28 Oct

Tint Your Own Furniture Wax

DIY Tinted Wax

On the heels of my alternative to chalk paint post re: my beloved mineral paint, I thought it would be a good idea to put together a quick blurb about the icing on the painted furniture cake – paste wax.

Yes, like chalk paint, there are many different options out there to seal and protect your labor of love. No, I have not tried them all – mainly because I’m cheap and more inclined to employ a tad more elbow grease to err on the side of pocket-book-friendly when it comes to time vs money. Plus, I like being able to run out for supplies as needed (and grab a coffee along the way). You just can’t do that with a lot of the other options since they require ordering and shipping and waiting – bah, my attention span has no patience for that – and there’s no coffee reward involved.

An unexpected benefit of opting for the ‘harder to work with kind’ is that I am rocking some svelte underarms these days, just saying.

Anyhow, early on I heard that sealing certain paint colors with clear paste wax can/will result in the tint yellowing over time. I’ve not personally experienced this (because I poly anything I paint white and then wax if needed) but enough of the ‘pros’ have warned against it that I take heed. The general recommendation is to use a tinted wax as an alternative but my local Menards only stocks the clear kind.

So what is a furniture flipper to do?

DIY Tinted Wax

Do it yourself of course.

DIY Dark Wax Supplies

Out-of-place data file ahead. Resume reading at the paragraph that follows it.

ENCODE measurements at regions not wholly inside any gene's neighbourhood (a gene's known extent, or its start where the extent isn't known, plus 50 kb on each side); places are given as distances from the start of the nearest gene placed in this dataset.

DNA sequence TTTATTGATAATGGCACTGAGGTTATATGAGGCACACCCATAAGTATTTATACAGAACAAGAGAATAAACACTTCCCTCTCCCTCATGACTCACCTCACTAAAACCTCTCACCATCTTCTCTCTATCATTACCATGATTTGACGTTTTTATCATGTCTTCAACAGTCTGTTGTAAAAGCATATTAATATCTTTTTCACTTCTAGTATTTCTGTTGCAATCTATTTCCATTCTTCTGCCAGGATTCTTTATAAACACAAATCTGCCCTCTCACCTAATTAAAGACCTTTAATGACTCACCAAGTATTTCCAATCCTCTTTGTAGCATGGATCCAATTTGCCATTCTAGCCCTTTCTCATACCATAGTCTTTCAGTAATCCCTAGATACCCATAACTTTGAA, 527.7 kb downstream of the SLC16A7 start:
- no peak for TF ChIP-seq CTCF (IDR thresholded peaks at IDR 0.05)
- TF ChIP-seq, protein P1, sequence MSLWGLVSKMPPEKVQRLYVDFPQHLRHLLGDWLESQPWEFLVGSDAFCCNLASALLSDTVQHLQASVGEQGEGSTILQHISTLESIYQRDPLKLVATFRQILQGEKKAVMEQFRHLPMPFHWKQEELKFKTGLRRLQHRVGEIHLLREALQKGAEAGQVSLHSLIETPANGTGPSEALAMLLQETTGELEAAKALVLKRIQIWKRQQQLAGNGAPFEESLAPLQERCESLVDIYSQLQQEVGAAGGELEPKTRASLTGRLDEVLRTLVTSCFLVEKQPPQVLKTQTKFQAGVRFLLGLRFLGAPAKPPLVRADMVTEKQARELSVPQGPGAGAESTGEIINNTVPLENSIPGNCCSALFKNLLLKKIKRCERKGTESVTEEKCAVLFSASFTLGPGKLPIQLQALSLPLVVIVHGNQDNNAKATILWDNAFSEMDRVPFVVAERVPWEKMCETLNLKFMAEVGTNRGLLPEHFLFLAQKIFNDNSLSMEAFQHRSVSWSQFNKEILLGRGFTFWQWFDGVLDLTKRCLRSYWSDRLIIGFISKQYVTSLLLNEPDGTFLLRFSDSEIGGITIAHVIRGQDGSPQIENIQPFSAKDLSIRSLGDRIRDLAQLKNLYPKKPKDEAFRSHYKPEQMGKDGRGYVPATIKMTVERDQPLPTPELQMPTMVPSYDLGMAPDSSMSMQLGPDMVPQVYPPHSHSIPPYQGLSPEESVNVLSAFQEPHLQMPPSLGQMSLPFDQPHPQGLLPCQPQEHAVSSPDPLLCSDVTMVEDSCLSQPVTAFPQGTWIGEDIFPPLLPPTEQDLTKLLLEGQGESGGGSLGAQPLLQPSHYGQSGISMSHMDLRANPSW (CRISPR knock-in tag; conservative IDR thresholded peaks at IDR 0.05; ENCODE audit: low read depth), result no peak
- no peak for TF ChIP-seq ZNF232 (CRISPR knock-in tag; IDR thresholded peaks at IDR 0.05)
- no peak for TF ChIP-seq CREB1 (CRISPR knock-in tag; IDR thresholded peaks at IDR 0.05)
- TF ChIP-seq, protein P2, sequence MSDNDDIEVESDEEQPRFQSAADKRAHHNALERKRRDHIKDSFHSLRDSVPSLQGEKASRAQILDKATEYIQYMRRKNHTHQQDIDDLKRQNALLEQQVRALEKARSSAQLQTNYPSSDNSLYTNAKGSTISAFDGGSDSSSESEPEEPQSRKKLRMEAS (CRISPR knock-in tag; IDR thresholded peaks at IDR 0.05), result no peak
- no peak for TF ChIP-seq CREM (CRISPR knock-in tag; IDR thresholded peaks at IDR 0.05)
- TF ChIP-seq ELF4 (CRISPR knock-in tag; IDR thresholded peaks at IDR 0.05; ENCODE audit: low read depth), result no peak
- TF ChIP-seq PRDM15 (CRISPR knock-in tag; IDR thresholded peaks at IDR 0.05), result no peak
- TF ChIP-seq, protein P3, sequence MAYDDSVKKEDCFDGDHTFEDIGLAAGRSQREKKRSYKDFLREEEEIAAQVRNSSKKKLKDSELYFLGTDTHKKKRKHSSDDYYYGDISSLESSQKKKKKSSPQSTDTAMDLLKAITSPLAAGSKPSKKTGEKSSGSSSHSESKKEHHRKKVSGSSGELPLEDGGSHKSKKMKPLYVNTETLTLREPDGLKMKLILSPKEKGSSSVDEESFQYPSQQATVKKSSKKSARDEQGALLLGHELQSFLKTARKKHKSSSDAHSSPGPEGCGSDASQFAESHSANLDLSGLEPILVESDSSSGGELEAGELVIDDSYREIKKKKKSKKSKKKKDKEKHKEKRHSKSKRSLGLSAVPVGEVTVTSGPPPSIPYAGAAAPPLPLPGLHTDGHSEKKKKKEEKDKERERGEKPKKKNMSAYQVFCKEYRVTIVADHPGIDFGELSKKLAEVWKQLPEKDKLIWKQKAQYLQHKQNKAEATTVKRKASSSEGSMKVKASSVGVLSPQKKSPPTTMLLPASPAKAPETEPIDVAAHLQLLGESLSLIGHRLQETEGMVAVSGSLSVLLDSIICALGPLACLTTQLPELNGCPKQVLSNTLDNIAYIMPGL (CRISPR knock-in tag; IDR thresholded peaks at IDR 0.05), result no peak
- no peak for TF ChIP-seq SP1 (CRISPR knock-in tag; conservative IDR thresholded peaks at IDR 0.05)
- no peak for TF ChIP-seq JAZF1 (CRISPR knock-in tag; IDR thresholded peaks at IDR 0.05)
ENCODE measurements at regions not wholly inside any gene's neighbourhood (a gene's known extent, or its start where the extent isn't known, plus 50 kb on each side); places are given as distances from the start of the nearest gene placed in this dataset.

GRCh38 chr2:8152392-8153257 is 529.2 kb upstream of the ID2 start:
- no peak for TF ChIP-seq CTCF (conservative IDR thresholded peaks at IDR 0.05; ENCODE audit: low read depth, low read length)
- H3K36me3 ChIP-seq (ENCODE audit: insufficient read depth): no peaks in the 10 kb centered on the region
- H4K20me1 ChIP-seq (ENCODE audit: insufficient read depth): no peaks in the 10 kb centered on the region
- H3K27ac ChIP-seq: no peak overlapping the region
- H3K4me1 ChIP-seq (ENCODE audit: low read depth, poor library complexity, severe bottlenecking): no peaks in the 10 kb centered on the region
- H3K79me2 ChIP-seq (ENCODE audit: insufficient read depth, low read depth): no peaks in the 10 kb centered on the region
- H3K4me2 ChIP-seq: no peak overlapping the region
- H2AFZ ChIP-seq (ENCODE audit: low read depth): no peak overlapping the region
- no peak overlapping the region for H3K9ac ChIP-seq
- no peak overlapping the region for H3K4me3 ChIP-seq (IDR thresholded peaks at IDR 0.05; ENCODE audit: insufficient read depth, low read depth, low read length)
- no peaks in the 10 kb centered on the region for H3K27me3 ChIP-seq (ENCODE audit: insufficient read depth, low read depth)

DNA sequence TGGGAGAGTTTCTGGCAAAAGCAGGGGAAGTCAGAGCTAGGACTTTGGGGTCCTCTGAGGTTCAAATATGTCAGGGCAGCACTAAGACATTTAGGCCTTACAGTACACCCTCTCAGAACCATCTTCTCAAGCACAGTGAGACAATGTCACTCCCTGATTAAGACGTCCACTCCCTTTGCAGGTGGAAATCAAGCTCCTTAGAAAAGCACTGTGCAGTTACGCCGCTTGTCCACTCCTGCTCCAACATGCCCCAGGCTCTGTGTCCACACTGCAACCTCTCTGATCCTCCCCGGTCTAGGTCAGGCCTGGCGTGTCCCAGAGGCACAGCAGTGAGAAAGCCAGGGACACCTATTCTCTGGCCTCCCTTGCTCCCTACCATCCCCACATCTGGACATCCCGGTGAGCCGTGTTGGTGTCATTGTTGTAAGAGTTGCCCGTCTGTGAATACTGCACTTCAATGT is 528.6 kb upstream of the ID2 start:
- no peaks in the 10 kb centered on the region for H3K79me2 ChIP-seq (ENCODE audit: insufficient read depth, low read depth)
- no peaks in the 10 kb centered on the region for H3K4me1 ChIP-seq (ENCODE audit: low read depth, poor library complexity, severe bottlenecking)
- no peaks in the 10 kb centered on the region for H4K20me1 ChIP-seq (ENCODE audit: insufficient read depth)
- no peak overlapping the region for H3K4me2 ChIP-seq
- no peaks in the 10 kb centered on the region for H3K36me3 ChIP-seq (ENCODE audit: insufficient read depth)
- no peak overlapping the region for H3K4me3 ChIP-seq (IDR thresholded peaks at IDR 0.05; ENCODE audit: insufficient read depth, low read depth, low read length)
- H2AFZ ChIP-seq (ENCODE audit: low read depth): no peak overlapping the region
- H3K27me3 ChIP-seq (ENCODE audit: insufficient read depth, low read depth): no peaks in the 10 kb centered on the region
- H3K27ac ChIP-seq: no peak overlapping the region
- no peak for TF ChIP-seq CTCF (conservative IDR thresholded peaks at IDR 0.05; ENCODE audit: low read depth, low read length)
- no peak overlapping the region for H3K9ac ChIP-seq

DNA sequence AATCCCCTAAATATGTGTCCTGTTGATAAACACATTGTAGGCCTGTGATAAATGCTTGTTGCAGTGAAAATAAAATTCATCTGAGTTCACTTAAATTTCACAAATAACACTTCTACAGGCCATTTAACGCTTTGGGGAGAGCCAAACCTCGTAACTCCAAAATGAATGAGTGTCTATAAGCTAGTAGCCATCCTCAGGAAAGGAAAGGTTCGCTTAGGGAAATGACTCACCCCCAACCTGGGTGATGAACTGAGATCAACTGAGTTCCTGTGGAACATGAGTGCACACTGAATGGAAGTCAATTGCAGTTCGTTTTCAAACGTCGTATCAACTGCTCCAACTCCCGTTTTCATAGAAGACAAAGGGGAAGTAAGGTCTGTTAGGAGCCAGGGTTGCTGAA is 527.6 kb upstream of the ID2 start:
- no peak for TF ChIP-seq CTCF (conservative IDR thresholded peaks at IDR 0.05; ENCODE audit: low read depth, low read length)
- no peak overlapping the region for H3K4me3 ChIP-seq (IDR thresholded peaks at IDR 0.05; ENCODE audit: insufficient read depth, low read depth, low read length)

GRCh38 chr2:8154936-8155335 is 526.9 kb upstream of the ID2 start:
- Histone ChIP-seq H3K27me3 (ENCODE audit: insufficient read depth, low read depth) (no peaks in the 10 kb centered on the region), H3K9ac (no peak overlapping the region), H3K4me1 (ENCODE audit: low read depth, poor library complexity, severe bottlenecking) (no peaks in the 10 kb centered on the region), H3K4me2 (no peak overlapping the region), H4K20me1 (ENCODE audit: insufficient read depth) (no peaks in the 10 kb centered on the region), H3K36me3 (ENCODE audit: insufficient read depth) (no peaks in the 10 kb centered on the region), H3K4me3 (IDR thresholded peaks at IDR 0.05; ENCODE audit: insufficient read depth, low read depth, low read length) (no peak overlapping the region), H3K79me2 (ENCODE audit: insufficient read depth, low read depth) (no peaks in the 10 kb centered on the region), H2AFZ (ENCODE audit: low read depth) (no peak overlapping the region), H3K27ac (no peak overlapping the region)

Grab a glass jar and scoop a spoonful or two of the clear solid paste wax into it.

Step 1: Put wax in jar in water

Then, fill a pot with water and place the glass jar inside over medium high heat. Bring to a slight boil.

Step 2: Melt wax

Next, open the windows and turn on the overhead exhaust while the wax melts down (this will only take a few minutes). Trust me on this one or you, too, will have a cranky, sensitive-nosed spouse asking what in the hell you did to stink up the place, again. (I don’t mind the smell or maybe I’m just immune.)

Step 3: Add stain

Once melted, remove the jar from the water (don’t forget to use a mitt – it will be hot!) and place on a heat-safe surface.

Step 4: Let cool to harden

Immediately spoon-in a couple scoops of stain (I prefer oil-based to water-based stain but either will do) and swirl the jar around to mix with the melted wax. Set it off to the side and finish up your painting and distressing while it cools and hardens.

Step 5: Let wax solidify

Banzai! Now you’re ready to wax.

Wait. What’s that? You’re not sure how to wax over mineral paint?

No problem – I’ll show you!

(Note: The wax applied in this video is clear, not tinted. However, on my dog bed redo there’s a noticeable color change from DIY Tinted Wax.)

Now, typically I will let my piece cure for a day and then re-wax for added durability. I instruct all my clients not to use Pledge or other polishing sprays on my pieces. A weekly rubdown with a microfiber cloth (Norwex is my pick) will keep the wax buffed up and looking pretty.

Remember though, that while wax is meant to produce a fine furnishings finish it’s not practical for use on high-traffic items. It won’t provide much protection against water/moisture and will require reapplication over time. So, don’t go waxing up your dining room table unless you’ve poly’d it first okay grasshopper?

“Man who catch fly with chopstick accomplish anything.”  – Mr. Miyagi.

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15 thoughts on “Tint Your Own Furniture Wax